The FINANCIAL — U.S. worker productivity advanced at a modest pace this spring, reflecting only moderate economic growth despite steady hiring, according to Nasdaq.
The productivity of nonfarm workers, measured as the output of goods and services per hour worked, increased at a 1.3% seasonally adjusted annual rate in the second quarter, the Labor Department said on August 11. From a year earlier, productivity was up 0.3%.
Economists surveyed by The Wall Street Journal had forecast a 1.6% advance from the prior quarter.
The increased productivity in the second quarter was a result of output increasing at a 2.8% pace and hours worked rising 1.5%
A gauge of compensation costs, unit labor costs, increased at a 0.5% annual rate from April through June. Economists had expected a 0.1% gain. From a year earlier, unit labor costs were up 2.1%.
The gain in productivity last quarter coincides with an uptick in economic growth. Gross domestic product advanced at a 2.3% annual pace in the second quarter. That is modest growth, but an acceleration from the first quarter’s paltry 0.6% advance.
Productivity data can be volatile from quarter to quarter and are often heavily revised. Tuesday’s report showed first-quarter productivity decreased 1.1%, compared to a previously estimated 3.1% decline, and unit labor costs rose 2.3% versus a prior reading of up 6.7%.
Productivity declined at a 2.2% pace in the fourth quarter of 2014.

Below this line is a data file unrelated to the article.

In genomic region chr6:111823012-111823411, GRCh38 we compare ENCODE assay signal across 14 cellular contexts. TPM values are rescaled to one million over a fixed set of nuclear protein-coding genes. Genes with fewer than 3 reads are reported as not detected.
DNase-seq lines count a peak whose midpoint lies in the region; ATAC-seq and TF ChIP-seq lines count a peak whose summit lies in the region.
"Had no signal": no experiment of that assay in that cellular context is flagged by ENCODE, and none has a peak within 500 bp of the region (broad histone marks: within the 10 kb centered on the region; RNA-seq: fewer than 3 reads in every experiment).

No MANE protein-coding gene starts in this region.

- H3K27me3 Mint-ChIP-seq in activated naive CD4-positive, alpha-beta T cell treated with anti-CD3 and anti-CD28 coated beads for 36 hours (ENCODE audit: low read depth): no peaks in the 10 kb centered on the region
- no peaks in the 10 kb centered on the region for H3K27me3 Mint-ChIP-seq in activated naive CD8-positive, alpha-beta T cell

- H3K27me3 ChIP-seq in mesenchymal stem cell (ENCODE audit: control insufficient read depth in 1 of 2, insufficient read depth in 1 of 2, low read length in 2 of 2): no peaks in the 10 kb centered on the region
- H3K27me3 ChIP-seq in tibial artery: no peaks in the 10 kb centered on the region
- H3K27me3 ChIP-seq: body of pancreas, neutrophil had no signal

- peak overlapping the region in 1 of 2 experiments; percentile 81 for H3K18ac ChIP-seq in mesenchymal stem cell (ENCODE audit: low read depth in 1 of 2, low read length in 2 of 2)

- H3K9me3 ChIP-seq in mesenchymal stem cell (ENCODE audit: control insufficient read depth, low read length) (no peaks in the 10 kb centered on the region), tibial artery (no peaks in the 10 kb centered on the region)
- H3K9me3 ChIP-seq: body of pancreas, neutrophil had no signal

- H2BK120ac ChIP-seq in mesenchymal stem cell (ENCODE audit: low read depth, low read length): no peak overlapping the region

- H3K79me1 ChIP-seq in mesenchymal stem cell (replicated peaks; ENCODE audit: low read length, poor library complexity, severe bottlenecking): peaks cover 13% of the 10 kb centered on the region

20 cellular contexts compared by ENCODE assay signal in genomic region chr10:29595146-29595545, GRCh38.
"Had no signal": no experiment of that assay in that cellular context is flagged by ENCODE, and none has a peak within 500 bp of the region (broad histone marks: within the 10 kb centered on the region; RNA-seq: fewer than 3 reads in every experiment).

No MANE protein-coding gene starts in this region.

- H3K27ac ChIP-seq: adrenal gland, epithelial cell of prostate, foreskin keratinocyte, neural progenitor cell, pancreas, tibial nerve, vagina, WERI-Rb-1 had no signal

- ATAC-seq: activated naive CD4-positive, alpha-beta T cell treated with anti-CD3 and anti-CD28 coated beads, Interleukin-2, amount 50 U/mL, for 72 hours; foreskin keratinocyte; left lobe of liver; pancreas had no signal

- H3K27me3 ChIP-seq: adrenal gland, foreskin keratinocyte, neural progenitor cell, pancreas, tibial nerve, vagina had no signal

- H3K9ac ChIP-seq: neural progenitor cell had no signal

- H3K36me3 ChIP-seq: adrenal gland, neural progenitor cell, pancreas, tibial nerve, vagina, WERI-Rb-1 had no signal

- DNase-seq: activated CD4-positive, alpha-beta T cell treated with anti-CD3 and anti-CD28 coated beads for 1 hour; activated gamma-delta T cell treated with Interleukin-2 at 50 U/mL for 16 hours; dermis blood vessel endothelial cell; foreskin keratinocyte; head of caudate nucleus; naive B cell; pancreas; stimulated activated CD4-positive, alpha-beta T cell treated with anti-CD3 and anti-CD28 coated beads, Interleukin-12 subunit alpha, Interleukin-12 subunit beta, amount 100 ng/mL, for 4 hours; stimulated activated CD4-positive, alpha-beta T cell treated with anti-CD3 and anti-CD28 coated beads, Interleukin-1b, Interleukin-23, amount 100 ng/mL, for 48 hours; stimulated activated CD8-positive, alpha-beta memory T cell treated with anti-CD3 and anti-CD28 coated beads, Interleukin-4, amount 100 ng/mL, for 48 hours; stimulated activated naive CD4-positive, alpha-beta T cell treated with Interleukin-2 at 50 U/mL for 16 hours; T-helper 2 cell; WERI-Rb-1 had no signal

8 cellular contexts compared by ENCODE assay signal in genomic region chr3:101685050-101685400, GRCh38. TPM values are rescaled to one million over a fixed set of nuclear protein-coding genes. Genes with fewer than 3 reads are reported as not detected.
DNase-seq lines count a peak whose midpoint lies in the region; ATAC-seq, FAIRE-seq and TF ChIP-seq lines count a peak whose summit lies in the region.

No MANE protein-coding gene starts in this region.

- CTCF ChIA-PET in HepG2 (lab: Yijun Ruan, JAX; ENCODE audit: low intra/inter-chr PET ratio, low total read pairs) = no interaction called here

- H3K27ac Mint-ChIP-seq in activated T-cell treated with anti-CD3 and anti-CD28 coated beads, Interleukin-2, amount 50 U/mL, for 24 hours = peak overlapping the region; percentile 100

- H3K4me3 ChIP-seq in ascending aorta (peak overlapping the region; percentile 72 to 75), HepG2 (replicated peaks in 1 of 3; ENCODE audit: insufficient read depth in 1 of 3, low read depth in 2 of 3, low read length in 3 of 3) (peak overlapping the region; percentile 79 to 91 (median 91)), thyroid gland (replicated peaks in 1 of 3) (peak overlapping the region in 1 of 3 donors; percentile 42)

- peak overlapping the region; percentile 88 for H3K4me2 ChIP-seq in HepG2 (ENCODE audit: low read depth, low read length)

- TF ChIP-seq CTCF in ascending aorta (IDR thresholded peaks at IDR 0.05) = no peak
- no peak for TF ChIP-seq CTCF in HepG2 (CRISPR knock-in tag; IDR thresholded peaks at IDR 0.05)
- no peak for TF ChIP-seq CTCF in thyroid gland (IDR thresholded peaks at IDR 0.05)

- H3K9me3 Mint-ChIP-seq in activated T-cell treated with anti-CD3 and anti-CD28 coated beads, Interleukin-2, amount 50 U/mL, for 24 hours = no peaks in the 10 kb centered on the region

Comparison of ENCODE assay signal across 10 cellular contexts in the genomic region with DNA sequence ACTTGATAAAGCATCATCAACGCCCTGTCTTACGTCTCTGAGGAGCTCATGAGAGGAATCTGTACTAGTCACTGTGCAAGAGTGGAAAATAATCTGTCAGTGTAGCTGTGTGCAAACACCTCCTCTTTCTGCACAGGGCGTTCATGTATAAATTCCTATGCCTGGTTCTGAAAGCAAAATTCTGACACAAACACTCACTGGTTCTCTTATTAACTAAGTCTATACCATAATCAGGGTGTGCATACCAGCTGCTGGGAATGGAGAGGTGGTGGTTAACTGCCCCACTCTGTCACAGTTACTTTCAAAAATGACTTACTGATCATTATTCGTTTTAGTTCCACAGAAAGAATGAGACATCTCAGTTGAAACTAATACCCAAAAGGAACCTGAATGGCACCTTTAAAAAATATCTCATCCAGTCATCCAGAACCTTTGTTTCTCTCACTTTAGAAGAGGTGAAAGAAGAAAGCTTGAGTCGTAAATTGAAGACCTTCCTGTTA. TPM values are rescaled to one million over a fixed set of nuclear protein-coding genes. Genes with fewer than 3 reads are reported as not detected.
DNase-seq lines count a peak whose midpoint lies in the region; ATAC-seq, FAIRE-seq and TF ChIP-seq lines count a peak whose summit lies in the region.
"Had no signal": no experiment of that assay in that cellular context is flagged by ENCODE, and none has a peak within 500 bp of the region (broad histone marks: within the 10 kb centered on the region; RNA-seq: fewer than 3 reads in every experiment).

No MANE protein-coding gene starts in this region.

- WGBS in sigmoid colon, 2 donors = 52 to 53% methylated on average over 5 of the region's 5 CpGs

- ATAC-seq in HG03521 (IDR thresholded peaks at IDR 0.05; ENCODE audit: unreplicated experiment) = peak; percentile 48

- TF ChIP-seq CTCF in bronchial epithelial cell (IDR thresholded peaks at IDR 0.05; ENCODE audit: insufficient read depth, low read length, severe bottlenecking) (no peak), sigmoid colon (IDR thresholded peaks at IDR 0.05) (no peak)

More broadly, productivity gains have been lackluster during the now six-year-old economic expansion, growing a little better than a 1% annual pace through the end of last year. That’s roughly half as strong as the average gain in the 20 years before the latest recession began in late 2007.
The weak productivity gains in recent years are a result of steady hiring, which increases the total number of hours worked, combined with only a modest increase in output. Employers have added to payrolls each month for nearly five years, but the economy has struggled to grow at much better than a 2% pace during that time.
The lack of stronger productivity gains is one factor restraining increases in average hourly earnings. For wages to increase, workers may need to become more productive.
“The most important factor determining continued advances in living standards is productivity growth,” Federal Reserve Chairwoman Janet Yellen said in a speech last month. “Over time, sustained increases in productivity are necessary to support rising household incomes.”
Fed policymakers are closely watching measures of the labor market as they consider raising short-term interest rates for the first time since 2006. Steady job growth could put the central bank in a position to act as soon as September.
Tuesday’s report showed stronger productivity gains in the manufacturing sector, rising at a 2.5% pace in the second quarter and up 1.1% from a year earlier.